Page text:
From Carolyn Torma, daughter of Evelyn's cousin Sylvia

I don't know what my earliest memory of Aunt Evelyn is. She was simply there. One of the tall, assured women that populated my childhood. Yet there was always something so distinctive about her and her family. They seemed to photograph more elegantly and conduct themselves with great stylishness to my child's eyes.

I do remember the great pride my grandparents and mother took in Evelyn's accomplishments. Of course being Finnish and grandfather John being an immigrant, he boasted of her being certified as a physician both in Finland and America. There were times in my life when I would think, "Oh, that's just too much to expect of myself," and then I'd remember Aunt Evelyn and the courageously high standard she set for herself.

It was really in the last 20 years that I got to know Aunt Evelyn more intimately. My mother and I would stop on our travels between Albuquerque and San Diego to visit Evelyn and Wilford. This experience as an adult reinforced some of the romantic legend of their lives. They were so obviously in love and had found each other at a time in life when one does not always expect joy.

However, it was the first days after my mother was diagnosed with cancer that Aunt Evelyn became for me something very real, very caring, and wonderfully tough-minded. Each night, when I would return from the hospital, Evelyn and my mother's good friend Dr. Winifred Liu would call me. They gave me advice, refused to let me give into despair, and they helped explain what was happening. Winifred and Evelyn talked between themselves, checked up on my mother's doctor and without ever deriding him, stood firmly together in pointing out that his opinion was too limited and maybe inaccurate. It was. But what was wonderful is that neither was overbearing, just supportive and firmly insistent that I take a very active role in learning about the disease and helping my mother manage.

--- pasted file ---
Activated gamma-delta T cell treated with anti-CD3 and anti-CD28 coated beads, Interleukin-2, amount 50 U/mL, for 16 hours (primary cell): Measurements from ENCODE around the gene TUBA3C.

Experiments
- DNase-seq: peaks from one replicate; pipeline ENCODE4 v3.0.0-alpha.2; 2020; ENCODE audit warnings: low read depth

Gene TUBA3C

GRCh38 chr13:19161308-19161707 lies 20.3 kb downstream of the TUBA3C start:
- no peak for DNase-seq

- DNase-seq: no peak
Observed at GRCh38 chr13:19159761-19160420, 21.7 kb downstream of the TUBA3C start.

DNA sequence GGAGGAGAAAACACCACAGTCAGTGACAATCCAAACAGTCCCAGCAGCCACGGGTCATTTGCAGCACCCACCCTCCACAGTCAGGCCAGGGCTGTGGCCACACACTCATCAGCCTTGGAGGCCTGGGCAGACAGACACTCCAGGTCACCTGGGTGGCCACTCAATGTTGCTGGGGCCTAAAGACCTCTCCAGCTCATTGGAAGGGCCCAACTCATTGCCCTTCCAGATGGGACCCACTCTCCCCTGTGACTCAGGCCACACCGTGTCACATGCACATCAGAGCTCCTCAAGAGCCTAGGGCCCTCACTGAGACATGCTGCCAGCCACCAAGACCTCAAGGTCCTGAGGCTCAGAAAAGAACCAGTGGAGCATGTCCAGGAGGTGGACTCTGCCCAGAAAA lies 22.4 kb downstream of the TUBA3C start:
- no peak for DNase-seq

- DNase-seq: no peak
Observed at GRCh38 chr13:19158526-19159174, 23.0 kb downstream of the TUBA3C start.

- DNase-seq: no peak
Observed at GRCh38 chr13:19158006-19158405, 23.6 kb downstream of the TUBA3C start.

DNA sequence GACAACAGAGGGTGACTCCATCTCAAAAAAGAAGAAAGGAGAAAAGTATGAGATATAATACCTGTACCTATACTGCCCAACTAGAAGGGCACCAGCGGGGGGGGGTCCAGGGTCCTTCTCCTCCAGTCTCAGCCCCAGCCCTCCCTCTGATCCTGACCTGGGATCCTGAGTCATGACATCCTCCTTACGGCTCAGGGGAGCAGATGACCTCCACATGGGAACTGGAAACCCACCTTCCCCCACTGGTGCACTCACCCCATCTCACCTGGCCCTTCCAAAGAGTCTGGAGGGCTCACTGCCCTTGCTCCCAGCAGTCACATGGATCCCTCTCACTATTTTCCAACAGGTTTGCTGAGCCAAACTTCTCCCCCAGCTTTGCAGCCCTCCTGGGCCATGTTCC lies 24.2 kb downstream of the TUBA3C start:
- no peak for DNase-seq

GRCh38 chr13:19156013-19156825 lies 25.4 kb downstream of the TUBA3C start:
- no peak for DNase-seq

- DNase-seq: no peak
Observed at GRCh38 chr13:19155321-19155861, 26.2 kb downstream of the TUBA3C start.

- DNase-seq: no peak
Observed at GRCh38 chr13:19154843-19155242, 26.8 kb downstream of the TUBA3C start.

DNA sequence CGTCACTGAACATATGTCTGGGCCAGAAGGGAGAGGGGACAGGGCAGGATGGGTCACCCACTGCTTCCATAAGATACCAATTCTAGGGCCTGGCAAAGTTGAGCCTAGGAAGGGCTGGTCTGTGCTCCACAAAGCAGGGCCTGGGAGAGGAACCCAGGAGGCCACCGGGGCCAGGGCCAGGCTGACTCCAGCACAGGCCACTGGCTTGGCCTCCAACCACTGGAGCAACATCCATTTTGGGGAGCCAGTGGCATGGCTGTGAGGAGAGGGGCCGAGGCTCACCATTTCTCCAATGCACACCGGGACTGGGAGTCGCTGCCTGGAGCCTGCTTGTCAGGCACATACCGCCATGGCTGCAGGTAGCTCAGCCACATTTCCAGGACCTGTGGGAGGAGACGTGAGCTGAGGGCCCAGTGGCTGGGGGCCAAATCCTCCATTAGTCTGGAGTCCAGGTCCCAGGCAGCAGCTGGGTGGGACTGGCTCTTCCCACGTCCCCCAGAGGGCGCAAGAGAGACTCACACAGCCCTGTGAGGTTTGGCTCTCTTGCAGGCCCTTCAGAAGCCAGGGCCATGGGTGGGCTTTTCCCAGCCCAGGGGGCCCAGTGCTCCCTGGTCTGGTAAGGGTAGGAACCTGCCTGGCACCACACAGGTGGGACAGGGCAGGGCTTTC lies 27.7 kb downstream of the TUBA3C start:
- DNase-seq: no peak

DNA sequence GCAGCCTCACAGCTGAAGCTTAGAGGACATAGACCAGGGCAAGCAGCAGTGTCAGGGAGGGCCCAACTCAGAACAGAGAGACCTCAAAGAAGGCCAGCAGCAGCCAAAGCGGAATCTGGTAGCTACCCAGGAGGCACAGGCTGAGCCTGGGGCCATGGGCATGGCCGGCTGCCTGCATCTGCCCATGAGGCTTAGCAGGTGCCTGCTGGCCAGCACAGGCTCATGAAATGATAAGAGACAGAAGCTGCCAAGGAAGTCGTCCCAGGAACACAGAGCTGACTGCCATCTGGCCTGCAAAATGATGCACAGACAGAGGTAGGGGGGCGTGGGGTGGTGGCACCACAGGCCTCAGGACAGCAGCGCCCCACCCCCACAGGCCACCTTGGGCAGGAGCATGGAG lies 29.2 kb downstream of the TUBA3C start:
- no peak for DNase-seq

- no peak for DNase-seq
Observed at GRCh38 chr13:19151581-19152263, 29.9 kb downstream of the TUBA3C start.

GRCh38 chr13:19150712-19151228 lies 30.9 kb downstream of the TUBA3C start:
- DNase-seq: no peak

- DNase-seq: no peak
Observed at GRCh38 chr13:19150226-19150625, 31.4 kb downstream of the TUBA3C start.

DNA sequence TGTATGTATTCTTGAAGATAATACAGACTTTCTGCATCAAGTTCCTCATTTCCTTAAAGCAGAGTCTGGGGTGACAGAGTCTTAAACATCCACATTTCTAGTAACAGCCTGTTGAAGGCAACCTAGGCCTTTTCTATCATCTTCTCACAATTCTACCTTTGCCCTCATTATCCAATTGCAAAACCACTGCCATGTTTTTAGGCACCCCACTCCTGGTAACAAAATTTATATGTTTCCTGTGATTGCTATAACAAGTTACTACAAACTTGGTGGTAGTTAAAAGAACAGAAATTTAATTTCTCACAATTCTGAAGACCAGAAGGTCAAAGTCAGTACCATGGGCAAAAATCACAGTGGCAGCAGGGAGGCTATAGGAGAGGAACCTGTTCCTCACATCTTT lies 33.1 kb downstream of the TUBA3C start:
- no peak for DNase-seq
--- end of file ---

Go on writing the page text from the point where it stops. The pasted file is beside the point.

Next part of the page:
We kept in touch these past five or six years. What I came to value and love about Evelyn was her great honestly and directness. It was always a relief to be able to talk with her about my mother and I admired her direct and unsentimental discussions about her own health. It is not surprising that she handled her own death as she did. Few of us will show the same courage when it comes to our time.

She gave me the gift of her example, her clear-sightedness, and her great courage. I will miss her greatly.

Carolyn Torma